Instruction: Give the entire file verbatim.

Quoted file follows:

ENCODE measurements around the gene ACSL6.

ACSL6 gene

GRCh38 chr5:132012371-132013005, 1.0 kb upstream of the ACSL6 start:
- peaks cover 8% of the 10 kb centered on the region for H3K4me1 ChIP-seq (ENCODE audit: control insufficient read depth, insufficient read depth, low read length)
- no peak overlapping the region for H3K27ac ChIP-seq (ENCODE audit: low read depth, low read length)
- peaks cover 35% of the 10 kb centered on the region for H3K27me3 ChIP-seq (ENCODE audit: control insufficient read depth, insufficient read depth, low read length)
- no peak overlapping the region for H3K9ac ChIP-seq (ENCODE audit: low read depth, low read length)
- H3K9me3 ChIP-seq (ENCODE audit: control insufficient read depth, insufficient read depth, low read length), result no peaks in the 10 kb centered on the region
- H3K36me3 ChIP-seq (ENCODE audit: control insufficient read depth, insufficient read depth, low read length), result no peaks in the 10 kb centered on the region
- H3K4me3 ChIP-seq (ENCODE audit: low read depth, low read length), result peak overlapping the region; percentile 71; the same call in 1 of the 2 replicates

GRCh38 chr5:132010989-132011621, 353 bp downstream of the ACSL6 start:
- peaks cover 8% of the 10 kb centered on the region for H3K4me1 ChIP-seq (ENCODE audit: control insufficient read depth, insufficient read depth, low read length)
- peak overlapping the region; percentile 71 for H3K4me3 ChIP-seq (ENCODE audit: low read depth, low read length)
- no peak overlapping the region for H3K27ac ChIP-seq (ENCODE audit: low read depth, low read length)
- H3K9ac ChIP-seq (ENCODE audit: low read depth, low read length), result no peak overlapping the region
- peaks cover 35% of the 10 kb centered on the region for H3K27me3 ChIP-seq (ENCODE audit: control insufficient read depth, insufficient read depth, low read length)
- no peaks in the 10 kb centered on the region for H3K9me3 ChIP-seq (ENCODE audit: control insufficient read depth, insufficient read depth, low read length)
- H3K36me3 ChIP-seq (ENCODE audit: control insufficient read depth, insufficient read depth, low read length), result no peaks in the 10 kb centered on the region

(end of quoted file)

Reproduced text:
ENCODE measurements around the gene ACSL6.

ACSL6 gene

GRCh38 chr5:132012371-132013005, 1.0 kb upstream of the ACSL6 start:
- peaks cover 8% of the 10 kb centered on the region for H3K4me1 ChIP-seq (ENCODE audit: control insufficient read depth, insufficient read depth, low read length)
- no peak overlapping the region for H3K27ac ChIP-seq (ENCODE audit: low read depth, low read length)
- peaks cover 35% of the 10 kb centered on the region for H3K27me3 ChIP-seq (ENCODE audit: control insufficient read depth, insufficient read depth, low read length)
- no peak overlapping the region for H3K9ac ChIP-seq (ENCODE audit: low read depth, low read length)
- H3K9me3 ChIP-seq (ENCODE audit: control insufficient read depth, insufficient read depth, low read length), result no peaks in the 10 kb centered on the region
- H3K36me3 ChIP-seq (ENCODE audit: control insufficient read depth, insufficient read depth, low read length), result no peaks in the 10 kb centered on the region
- H3K4me3 ChIP-seq (ENCODE audit: low read depth, low read length), result peak overlapping the region; percentile 71; the same call in 1 of the 2 replicates

GRCh38 chr5:132010989-132011621, 353 bp downstream of the ACSL6 start:
- peaks cover 8% of the 10 kb centered on the region for H3K4me1 ChIP-seq (ENCODE audit: control insufficient read depth, insufficient read depth, low read length)
- peak overlapping the region; percentile 71 for H3K4me3 ChIP-seq (ENCODE audit: low read depth, low read length)
- no peak overlapping the region for H3K27ac ChIP-seq (ENCODE audit: low read depth, low read length)
- H3K9ac ChIP-seq (ENCODE audit: low read depth, low read length), result no peak overlapping the region
- peaks cover 35% of the 10 kb centered on the region for H3K27me3 ChIP-seq (ENCODE audit: control insufficient read depth, insufficient read depth, low read length)
- no peaks in the 10 kb centered on the region for H3K9me3 ChIP-seq (ENCODE audit: control insufficient read depth, insufficient read depth, low read length)
- H3K36me3 ChIP-seq (ENCODE audit: control insufficient read depth, insufficient read depth, low read length), result no peaks in the 10 kb centered on the region